24 Aug A Virtual Hostage Situation. The Reality of Cyber Crime.
Just 30 years ago the thought of someone from the other side of the world, or even the other side of the country being able to hold an entire company hostage from the comfort of their living room was unthinkable. Today this is nothing less than a scary reality. Cybercrime is dangerously real and can reach anyone, so what should you do if you ever become the target of malicious cybercrime activity?
The modus operandi of cybercrime is targeting financial gain via various attack vectors. Attack vectors are the methods that malicious cyber actors use to breach or infiltrate your network. Attack vectors take on many different forms, ranging from malware and ransomware to man-in-the-middle attacks, compromised credentials, and phishing. Some attack vectors target weaknesses in your security infrastructure whilst others target weaknesses in the humans that have access to your network.
Once your personal device, systems or networks have been compromised, these criminals often have the power to delete years of work with a single keystroke or share sensitive information across the world using the internet and/or dark web. This gives them extreme bargaining power over any company or organization, regardless of its size or stature.
So, if your cyber security fails what should you do? Pay their ransom? Call the authorities? Or call their bluff?
The official advice by policy experts from the Cyber Security Cooperative Research Centre is to immediately contact the authorities. This advice is partially powered by the $1 trillion cost cybercrime has on the global economy, with Australia becoming an increasingly frequent target.
Is it legal to pay ransoms? And should you pay?
The official advice is not to pay ransoms. Given you seldom know who is holding you ransom, you cannot be sure what your money is going towards. Therefore, the legality of paying ransoms is situated in a somewhat grey area but is often categorized in the same bracket as potentially funding criminal and/or terrorist organisations.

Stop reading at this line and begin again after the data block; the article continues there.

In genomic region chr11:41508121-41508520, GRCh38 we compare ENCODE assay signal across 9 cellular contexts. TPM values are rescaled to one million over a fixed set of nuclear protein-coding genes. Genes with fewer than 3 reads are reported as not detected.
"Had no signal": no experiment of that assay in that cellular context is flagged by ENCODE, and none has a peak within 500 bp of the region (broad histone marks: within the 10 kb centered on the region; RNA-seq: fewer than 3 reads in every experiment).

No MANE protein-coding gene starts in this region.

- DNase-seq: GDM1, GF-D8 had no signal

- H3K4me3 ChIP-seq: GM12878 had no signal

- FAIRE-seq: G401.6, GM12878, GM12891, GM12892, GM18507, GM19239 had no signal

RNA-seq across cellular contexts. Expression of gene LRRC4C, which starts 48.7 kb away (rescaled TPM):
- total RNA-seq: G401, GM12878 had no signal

However, there are varying opinions when it comes to making payment of ransomware requests illegal as not doing so can also introduce the potential of greater burdens on the victims of these events.
For this reason, there is no law that specifically states that ransomware cannot be paid. A company can also use duress as a defence if payment has been made and legal issues arise as a result. This is, if they reasonably believed that a threat would be carried out as a result of not paying a ransom demand.
Regardless of which side of the fence you currently sit on, all would agree the first port of call when dealing with any type of cyber-attack should be to contact local authorities and cyber security experts.
So what’s the best way to protect yourself?
There is no one single solution that will work for everyone. As with any cyber security program, best practice is to have a multi-layered cyber security program in place. A business can have the best systems and/or infrastructure in place, but if personnel aren’t properly trained to identify malicious activity, you remain vulnerable and vice versa.
Therefore, at E2E Security we recommend employing a two-pronged approach to improve cyber and network security via digital risk protection as well as creating a ‘human firewall’ by up-skilling personnel.
However, it is no longer a case of set and forget, you need to be regularly testing your cyber security program. Unfortunately, any unnoticed vulnerability can result in an attack. It is essential to understand that even unlocking the smallest of doors into your systems can allow hackers to understand how your systems are structured.
Often, cybercriminals start by unlocking a small door undetectably, before trying every other door behind the first. Eventually, they will get through a second bigger door, and if given enough time to operate undetected, they will hold the keys to highly sensitive information.
The contents of this article do not constitute legal advice and are not intended to be a substitute for legal advice and should not be relied upon as such. You should seek legal advice or other professional advice in relation to any matters you or your organisation may have.